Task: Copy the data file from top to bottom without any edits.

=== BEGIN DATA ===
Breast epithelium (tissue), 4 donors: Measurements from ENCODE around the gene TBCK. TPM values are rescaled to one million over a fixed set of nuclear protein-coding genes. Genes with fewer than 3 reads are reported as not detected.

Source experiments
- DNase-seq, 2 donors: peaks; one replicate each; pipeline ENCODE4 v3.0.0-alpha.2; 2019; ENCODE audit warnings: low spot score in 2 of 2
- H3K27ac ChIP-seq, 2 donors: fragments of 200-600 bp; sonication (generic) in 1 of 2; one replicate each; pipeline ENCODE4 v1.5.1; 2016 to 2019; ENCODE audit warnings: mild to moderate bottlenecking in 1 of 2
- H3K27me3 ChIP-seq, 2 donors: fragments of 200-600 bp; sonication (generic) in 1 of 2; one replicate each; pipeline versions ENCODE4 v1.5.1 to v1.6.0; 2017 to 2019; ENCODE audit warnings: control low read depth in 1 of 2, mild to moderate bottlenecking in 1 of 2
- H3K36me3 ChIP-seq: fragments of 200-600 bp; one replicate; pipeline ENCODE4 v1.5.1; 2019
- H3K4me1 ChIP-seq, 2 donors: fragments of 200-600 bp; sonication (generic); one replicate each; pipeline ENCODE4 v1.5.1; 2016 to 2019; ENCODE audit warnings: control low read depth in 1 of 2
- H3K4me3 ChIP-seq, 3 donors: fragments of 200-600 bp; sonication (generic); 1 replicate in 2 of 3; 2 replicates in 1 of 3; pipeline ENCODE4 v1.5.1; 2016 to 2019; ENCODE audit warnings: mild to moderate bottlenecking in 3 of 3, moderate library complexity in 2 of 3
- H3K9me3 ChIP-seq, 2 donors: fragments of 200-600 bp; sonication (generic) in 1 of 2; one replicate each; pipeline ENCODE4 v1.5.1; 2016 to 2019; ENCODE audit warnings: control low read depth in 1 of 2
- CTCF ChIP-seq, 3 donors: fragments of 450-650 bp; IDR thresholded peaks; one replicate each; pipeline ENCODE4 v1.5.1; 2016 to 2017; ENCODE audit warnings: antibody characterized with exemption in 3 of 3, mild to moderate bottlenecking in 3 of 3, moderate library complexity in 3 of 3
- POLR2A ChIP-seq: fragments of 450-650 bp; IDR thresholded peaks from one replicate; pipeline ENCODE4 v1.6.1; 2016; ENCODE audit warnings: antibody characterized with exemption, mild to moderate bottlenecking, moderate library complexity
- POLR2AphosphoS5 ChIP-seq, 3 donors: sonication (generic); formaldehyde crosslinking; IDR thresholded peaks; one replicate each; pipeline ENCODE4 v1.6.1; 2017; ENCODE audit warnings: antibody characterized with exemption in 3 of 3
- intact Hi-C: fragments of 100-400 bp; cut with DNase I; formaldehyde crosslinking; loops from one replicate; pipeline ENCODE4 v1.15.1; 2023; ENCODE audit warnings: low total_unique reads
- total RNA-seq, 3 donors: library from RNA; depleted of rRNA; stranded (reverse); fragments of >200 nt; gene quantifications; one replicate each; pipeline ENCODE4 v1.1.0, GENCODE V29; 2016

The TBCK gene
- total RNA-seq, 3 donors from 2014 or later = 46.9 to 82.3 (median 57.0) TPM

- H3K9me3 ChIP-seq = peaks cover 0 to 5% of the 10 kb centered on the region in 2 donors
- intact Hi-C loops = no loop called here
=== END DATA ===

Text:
Breast epithelium (tissue), 4 donors: Measurements from ENCODE around the gene TBCK. TPM values are rescaled to one million over a fixed set of nuclear protein-coding genes. Genes with fewer than 3 reads are reported as not detected.

Source experiments
- DNase-seq, 2 donors: peaks; one replicate each; pipeline ENCODE4 v3.0.0-alpha.2; 2019; ENCODE audit warnings: low spot score in 2 of 2
- H3K27ac ChIP-seq, 2 donors: fragments of 200-600 bp; sonication (generic) in 1 of 2; one replicate each; pipeline ENCODE4 v1.5.1; 2016 to 2019; ENCODE audit warnings: mild to moderate bottlenecking in 1 of 2
- H3K27me3 ChIP-seq, 2 donors: fragments of 200-600 bp; sonication (generic) in 1 of 2; one replicate each; pipeline versions ENCODE4 v1.5.1 to v1.6.0; 2017 to 2019; ENCODE audit warnings: control low read depth in 1 of 2, mild to moderate bottlenecking in 1 of 2
- H3K36me3 ChIP-seq: fragments of 200-600 bp; one replicate; pipeline ENCODE4 v1.5.1; 2019
- H3K4me1 ChIP-seq, 2 donors: fragments of 200-600 bp; sonication (generic); one replicate each; pipeline ENCODE4 v1.5.1; 2016 to 2019; ENCODE audit warnings: control low read depth in 1 of 2
- H3K4me3 ChIP-seq, 3 donors: fragments of 200-600 bp; sonication (generic); 1 replicate in 2 of 3; 2 replicates in 1 of 3; pipeline ENCODE4 v1.5.1; 2016 to 2019; ENCODE audit warnings: mild to moderate bottlenecking in 3 of 3, moderate library complexity in 2 of 3
- H3K9me3 ChIP-seq, 2 donors: fragments of 200-600 bp; sonication (generic) in 1 of 2; one replicate each; pipeline ENCODE4 v1.5.1; 2016 to 2019; ENCODE audit warnings: control low read depth in 1 of 2
- CTCF ChIP-seq, 3 donors: fragments of 450-650 bp; IDR thresholded peaks; one replicate each; pipeline ENCODE4 v1.5.1; 2016 to 2017; ENCODE audit warnings: antibody characterized with exemption in 3 of 3, mild to moderate bottlenecking in 3 of 3, moderate library complexity in 3 of 3
- POLR2A ChIP-seq: fragments of 450-650 bp; IDR thresholded peaks from one replicate; pipeline ENCODE4 v1.6.1; 2016; ENCODE audit warnings: antibody characterized with exemption, mild to moderate bottlenecking, moderate library complexity
- POLR2AphosphoS5 ChIP-seq, 3 donors: sonication (generic); formaldehyde crosslinking; IDR thresholded peaks; one replicate each; pipeline ENCODE4 v1.6.1; 2017; ENCODE audit warnings: antibody characterized with exemption in 3 of 3
- intact Hi-C: fragments of 100-400 bp; cut with DNase I; formaldehyde crosslinking; loops from one replicate; pipeline ENCODE4 v1.15.1; 2023; ENCODE audit warnings: low total_unique reads
- total RNA-seq, 3 donors: library from RNA; depleted of rRNA; stranded (reverse); fragments of >200 nt; gene quantifications; one replicate each; pipeline ENCODE4 v1.1.0, GENCODE V29; 2016

The TBCK gene
- total RNA-seq, 3 donors from 2014 or later = 46.9 to 82.3 (median 57.0) TPM

- H3K9me3 ChIP-seq = peaks cover 0 to 5% of the 10 kb centered on the region in 2 donors
- intact Hi-C loops = no loop called here